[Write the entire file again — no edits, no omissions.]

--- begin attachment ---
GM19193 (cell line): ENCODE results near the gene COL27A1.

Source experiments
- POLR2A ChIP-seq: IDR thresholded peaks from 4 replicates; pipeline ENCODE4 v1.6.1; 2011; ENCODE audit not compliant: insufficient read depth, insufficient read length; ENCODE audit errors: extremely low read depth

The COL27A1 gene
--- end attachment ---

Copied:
GM19193 (cell line): ENCODE results near the gene COL27A1.

Source experiments
- POLR2A ChIP-seq: IDR thresholded peaks from 4 replicates; pipeline ENCODE4 v1.6.1; 2011; ENCODE audit not compliant: insufficient read depth, insufficient read length; ENCODE audit errors: extremely low read depth

The COL27A1 gene